IBM Power7 Derivative: A Viable Console CPU?

Discussion in 'Console Technology' started by Acert93, Apr 8, 2012.

  1. liolio

    liolio Aquoiboniste
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    It could thought especially after TUnafish answer I wonder about the odds of "reasonably" wide OoO CPU which would include 2 4wide units. It may be easier in regard to data path, etc.

    I won't ask Carmack is POV but may be some members like Sebbbi that deals with CPU too could give us his take on such a design :) (tough without detail of the implementation but rough ideas about it).
     
    #41 liolio, Apr 15, 2012
    Last edited by a moderator: Apr 15, 2012
  2. fehu

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    It's the right time for a big.little like design?
    Maybe 2 fat power7 class cores with a lot of A2 class ones working as a traditional multicore instead than a cell
     
  3. 3dilettante

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    big.LITTLE starts to matter when you have a TDP measured in the single-digit watt range and will be running on battery power for days.

    The idea is more restrictive since the it is meant for significant power savings on low-performance and near-idle loads.
    With console TDPs still in the hundreds of watts, the general inefficiency of a power supply and voltage regulators specced for that order of magnitude would probably waste more power than a big.Little chip would save.
     
  4. fehu

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    I was thinking a more traditional implementation in which you can have all the cores at max frequency at the same time.
    You can't have a 16 cores Power7, but a 16 cores A2 can be good for parallel task but bad for single thread, so I was thinking about an heterogeneous design in which you have some powerful cores to run demanding tasks, and a lot of decent cores to run the remaining.
    Considering that all ibm designs at the moment share the same instruction set it's not out of reality, but something like this can be really useful for a developer?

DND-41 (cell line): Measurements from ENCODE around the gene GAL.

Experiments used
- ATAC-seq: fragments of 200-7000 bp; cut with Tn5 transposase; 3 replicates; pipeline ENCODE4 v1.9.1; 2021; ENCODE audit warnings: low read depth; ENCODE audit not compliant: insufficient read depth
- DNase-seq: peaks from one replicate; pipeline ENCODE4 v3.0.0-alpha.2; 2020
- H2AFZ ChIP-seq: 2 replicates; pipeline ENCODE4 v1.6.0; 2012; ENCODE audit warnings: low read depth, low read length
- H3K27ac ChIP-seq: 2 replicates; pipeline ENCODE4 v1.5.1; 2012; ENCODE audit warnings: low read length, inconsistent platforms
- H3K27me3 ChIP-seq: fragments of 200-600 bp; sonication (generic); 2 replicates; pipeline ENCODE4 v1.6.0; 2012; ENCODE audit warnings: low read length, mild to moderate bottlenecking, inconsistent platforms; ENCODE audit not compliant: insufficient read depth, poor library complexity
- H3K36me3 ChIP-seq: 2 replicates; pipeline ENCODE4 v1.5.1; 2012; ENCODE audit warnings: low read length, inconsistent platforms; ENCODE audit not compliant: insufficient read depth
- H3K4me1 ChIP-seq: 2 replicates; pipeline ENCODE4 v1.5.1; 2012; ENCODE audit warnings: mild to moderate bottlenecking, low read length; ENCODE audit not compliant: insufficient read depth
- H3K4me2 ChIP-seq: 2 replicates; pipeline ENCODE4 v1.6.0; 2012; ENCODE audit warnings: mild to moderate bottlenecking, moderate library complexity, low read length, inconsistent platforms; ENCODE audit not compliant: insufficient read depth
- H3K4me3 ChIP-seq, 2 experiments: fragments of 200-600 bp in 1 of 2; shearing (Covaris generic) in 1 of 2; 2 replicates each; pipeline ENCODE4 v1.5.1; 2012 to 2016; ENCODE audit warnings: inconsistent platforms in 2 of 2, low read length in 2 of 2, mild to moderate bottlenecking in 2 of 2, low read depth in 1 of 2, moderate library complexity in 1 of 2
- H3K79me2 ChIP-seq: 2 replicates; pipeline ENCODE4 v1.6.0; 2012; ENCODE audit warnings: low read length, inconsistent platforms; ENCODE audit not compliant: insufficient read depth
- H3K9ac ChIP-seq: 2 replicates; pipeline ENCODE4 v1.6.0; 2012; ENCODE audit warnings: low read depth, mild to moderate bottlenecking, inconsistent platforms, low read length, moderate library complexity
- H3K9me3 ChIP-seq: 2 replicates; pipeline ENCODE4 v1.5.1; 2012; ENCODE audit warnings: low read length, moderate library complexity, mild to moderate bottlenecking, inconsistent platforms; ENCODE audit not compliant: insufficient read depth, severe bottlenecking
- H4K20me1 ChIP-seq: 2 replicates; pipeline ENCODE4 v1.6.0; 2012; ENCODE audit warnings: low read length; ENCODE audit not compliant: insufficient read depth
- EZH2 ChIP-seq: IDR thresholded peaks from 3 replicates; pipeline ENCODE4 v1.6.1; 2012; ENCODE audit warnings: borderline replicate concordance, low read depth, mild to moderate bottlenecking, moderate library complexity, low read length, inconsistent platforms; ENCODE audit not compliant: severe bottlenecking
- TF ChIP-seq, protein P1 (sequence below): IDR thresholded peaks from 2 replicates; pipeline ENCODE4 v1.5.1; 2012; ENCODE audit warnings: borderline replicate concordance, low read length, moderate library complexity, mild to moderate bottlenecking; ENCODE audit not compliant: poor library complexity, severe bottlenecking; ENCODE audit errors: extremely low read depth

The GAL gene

5. 3dilettante

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    big.LITTLE is concerned with migrating all work off of the big cores to power-optimized low-power cores when performance is not needed.

    The more general case with different cores that run different loads based on their strengths is some form of asymmetric or heterogenous mupltiprocessing.
     
  6. darkblu

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    I'm entirely with Gubbi here. While 47x might seem like a very nice embedded choice, I'm not convinced it would scale up that well, not if the 'should sorta meet the former gen's throughput' part of the order was heavy-weighed (apparently speaking primarily of Xenon here rather than any geometry-culling-busy SPU flocks). Basically, the way I see IBM's options this gen is:
    (1) Carry on with some Xenon/PPE iteration, trying to strike some sort of a balanced design, or..
    (2) Go P7-based. Viewed from my armchair here, P7 seems to offer a lot for trimming.

    A completely different company. Freescale are the former Motorola Semiconductor (of the AIM alliance fame).
     
  7. 3dilettante

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    We will have to wait and see.
    Taking apart a multibillion transistor chip to make a derivative isn't free either.

    The floating point resources would likely need to be redesigned, as well as the memory hiearchy and cache coherence protocol. The front end and scheduling logic would likely face cuts, and this is all assuming IBM even wants its best tech licensed to Microsoft to produce on its own.